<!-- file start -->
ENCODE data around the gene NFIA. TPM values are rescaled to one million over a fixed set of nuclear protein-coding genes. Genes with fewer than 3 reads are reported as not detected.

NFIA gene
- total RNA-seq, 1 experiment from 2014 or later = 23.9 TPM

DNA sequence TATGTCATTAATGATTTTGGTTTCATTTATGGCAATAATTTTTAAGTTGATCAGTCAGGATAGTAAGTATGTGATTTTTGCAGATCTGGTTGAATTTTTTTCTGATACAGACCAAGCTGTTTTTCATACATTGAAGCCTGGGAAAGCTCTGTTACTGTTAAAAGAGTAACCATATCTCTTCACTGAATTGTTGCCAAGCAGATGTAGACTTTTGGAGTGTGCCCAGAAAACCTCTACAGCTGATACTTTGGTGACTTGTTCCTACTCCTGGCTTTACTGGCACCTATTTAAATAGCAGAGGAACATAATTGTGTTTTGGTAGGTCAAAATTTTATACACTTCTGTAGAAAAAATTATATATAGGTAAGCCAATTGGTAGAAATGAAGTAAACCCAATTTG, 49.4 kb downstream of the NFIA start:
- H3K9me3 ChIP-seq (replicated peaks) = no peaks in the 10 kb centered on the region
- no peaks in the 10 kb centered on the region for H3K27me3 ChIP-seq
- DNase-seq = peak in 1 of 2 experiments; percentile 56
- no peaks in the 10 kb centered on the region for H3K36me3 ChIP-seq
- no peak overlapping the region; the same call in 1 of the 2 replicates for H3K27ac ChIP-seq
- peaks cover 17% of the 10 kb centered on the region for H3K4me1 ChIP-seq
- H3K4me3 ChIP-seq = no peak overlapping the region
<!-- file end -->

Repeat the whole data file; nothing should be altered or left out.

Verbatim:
ENCODE data around the gene NFIA. TPM values are rescaled to one million over a fixed set of nuclear protein-coding genes. Genes with fewer than 3 reads are reported as not detected.

NFIA gene
- total RNA-seq, 1 experiment from 2014 or later = 23.9 TPM

DNA sequence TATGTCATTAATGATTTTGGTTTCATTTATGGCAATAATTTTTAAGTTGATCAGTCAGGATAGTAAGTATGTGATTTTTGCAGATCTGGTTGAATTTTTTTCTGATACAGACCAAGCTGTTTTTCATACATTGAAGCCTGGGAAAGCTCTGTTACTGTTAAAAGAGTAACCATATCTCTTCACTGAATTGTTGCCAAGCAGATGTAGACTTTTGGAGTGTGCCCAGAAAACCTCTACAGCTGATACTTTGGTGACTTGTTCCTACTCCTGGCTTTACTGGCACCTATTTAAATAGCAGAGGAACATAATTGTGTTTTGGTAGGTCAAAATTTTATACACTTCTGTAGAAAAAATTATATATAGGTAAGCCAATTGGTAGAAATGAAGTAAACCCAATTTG, 49.4 kb downstream of the NFIA start:
- H3K9me3 ChIP-seq (replicated peaks) = no peaks in the 10 kb centered on the region
- no peaks in the 10 kb centered on the region for H3K27me3 ChIP-seq
- DNase-seq = peak in 1 of 2 experiments; percentile 56
- no peaks in the 10 kb centered on the region for H3K36me3 ChIP-seq
- no peak overlapping the region; the same call in 1 of the 2 replicates for H3K27ac ChIP-seq
- peaks cover 17% of the 10 kb centered on the region for H3K4me1 ChIP-seq
- H3K4me3 ChIP-seq = no peak overlapping the region